What is an amateur? The OED tells us that it is ‘one who loves or is fond of; one who has a taste for anything.’ but a second meaning, more to our purposes, is ‘one who cultivates anything as a pastime, as distinguished from one who prosecutes it professionally; hence, sometimes used disparagingly, as = dabbler, or superficial student or worker.’ There is a reference to the amateur in relation to the arts from 1803; this makes sense as it was in the late 18th and early 19th century that the idea arose of the arts as ‘autonomous’ or not associated with a particular social function (Shiner 2001). Continue reading
The Get Creative campaign runs from February 2015 to February 2016. A wide range of broadcasts and activities will be flying the Get Creative flag over these twelve months, including BBC output and events run by (nearly) one thousand Get Creative ‘Champions’ – cultural organisations of many sizes and types that have signed up to contribute to the campaign.
Many of the BBC’s Get Creative broadcasts are programmes that would have existed even if the campaign had not happened: output that was already in production but which dovetails neatly with the aims of Get Creative, and which has therefore taken its place within the initiative. However, the campaign has also been the spur to one piece of bespoke programming, a series of four half-hour programmes that address some of the central themes of the campaign. Will Gompertz Gets Creative follows the BBC’s arts editor as he visits a different art group each week, trying his hand at life-drawing in Brighton, spoken word in London, pottery in Hampshire, and song-writing in Coventry.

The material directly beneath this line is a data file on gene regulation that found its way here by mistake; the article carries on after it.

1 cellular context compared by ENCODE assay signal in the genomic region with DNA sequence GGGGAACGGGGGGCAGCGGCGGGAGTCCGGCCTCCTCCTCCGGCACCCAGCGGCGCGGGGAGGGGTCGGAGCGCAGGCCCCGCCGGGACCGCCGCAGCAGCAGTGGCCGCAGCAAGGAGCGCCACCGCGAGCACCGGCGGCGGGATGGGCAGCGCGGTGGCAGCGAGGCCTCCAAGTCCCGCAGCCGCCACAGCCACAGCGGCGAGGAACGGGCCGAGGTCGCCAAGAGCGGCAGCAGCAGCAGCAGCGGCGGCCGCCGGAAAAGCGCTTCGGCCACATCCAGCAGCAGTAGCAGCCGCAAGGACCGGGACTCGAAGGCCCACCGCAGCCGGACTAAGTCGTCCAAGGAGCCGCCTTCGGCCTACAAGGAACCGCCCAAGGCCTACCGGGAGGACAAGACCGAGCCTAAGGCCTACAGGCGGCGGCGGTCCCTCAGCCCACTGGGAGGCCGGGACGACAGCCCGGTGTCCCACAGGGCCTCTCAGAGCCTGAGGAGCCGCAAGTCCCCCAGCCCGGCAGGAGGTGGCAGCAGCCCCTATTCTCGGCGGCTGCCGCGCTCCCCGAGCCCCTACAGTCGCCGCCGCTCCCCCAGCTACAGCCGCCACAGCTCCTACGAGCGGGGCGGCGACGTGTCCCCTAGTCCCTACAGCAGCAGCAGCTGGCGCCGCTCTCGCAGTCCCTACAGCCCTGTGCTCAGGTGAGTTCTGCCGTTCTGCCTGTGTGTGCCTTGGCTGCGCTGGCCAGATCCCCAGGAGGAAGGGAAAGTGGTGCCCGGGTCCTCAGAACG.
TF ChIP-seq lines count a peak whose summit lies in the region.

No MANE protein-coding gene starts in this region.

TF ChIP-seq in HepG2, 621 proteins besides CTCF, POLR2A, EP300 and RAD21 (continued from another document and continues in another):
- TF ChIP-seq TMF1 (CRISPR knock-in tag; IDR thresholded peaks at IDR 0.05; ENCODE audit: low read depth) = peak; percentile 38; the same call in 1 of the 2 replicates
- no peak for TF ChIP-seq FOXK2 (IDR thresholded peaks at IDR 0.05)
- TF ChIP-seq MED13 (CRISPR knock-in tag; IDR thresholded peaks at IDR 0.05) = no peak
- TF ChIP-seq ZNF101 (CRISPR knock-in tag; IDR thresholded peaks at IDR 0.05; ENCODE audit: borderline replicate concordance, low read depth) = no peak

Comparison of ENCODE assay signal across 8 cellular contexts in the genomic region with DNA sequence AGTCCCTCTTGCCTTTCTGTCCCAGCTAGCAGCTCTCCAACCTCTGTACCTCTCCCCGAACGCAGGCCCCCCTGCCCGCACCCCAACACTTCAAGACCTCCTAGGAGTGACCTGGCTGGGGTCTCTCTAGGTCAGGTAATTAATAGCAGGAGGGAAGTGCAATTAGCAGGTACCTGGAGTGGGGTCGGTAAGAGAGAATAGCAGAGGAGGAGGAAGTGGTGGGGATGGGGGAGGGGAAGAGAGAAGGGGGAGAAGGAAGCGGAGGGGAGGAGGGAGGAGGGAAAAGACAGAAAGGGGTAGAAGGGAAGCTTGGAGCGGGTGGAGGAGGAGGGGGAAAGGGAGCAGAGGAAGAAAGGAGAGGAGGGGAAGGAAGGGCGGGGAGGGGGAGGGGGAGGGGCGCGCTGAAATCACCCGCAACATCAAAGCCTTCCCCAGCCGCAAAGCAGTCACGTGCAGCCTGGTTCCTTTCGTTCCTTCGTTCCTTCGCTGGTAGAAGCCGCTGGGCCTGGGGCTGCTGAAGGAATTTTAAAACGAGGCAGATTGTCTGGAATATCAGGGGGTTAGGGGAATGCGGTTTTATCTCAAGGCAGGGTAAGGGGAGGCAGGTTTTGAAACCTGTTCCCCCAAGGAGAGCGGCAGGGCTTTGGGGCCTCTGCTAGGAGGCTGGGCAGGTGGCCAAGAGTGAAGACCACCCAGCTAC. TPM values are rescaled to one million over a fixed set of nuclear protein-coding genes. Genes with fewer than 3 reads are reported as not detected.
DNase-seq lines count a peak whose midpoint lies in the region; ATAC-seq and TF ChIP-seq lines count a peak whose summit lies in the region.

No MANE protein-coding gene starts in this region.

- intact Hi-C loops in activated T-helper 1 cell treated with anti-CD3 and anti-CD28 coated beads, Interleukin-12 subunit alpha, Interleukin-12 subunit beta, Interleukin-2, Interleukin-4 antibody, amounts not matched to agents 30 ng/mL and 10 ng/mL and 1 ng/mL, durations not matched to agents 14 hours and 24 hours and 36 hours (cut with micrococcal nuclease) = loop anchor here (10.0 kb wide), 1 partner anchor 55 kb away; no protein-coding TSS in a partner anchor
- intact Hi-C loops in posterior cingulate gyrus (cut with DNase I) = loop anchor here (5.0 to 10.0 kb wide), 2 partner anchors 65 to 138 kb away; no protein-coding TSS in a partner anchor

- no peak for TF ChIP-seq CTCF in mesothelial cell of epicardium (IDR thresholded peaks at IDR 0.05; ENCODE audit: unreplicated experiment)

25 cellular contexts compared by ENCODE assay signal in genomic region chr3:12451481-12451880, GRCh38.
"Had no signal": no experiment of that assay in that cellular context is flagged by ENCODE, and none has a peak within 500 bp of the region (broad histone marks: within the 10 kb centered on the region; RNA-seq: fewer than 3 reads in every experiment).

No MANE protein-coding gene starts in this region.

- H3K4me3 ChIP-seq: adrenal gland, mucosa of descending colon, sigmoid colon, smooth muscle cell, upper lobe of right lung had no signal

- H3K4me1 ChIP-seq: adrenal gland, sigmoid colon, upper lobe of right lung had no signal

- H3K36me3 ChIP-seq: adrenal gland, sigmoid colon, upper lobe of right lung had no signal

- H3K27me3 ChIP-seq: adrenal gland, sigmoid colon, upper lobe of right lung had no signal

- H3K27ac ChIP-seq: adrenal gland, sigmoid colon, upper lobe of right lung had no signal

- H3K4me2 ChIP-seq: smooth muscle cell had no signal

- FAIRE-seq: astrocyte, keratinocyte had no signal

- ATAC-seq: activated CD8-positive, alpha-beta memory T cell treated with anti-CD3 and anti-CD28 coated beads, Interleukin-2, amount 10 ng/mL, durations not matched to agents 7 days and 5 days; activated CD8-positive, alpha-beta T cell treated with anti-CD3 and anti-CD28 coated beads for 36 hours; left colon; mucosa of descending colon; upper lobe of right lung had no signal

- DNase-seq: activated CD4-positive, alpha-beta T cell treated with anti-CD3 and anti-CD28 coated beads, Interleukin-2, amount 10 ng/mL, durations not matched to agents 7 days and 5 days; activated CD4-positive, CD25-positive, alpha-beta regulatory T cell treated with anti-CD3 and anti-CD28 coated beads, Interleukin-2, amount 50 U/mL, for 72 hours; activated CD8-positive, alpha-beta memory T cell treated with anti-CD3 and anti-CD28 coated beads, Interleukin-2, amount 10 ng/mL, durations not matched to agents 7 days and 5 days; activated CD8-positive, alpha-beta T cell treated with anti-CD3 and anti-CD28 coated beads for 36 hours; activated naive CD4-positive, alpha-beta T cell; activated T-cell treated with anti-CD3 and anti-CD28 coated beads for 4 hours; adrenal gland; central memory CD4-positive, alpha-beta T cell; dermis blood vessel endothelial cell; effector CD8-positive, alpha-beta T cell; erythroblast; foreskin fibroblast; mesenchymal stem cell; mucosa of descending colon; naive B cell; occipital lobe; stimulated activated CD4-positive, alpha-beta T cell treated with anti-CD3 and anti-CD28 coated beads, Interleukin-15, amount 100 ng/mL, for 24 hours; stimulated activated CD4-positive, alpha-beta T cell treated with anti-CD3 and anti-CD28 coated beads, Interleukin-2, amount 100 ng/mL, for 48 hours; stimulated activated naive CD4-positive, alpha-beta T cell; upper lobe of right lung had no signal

Broadcast on Radio 4 at 10.30am on Saturday mornings, and featured prominently on the BBC Arts webpages, the series is one of the most high profile explorations of the campaign’s concerns to date. Listening to these programmes with my researcher’s hat on, a cluster of questions asserted themselves noisily through each of the four art sessions: what are the challenges and rewards of ‘getting creative’? In what variety of ways – through what vocabularies, and within what implicit accounts of ‘value’ – might the processes of ‘getting creative’ be understood and discussed? And what might be the role of expertise in these processes? Continue reading
One of the things that’s been on my mind over the last three weeks, as we design a research project around everyday creativity in the UK, is the role of online creative communities. This is particularly interesting as the campaign we are evaluating, the BBC’s Get Creative campaign, has a digital presence, and is encouraging people to participate in various ways, such as entering competitions or submitting their artwork.
In order get a sense of some of the everyday creative practice that is going on in the UK, the internet seems like an obvious place to look. My interest in online creative communities was initially sparked some years ago by learning about slash fiction, a type of fan fiction, from a friend who writes it. This involves taking two fictional male characters from different shows, films, or books (often sci-fi), and writing a homoerotic story around them. My friend would use slash fiction as a way of improving her writing – the advantage of online writing communities, she argued, is that she would get immediate feedback on what she’d written. Other members of the community might request a piece of slash fiction featuring two particular characters, and she would have to write something convincing. A challenge, if someone requests for Han Solo to get it on with Ron Weasley. Continue reading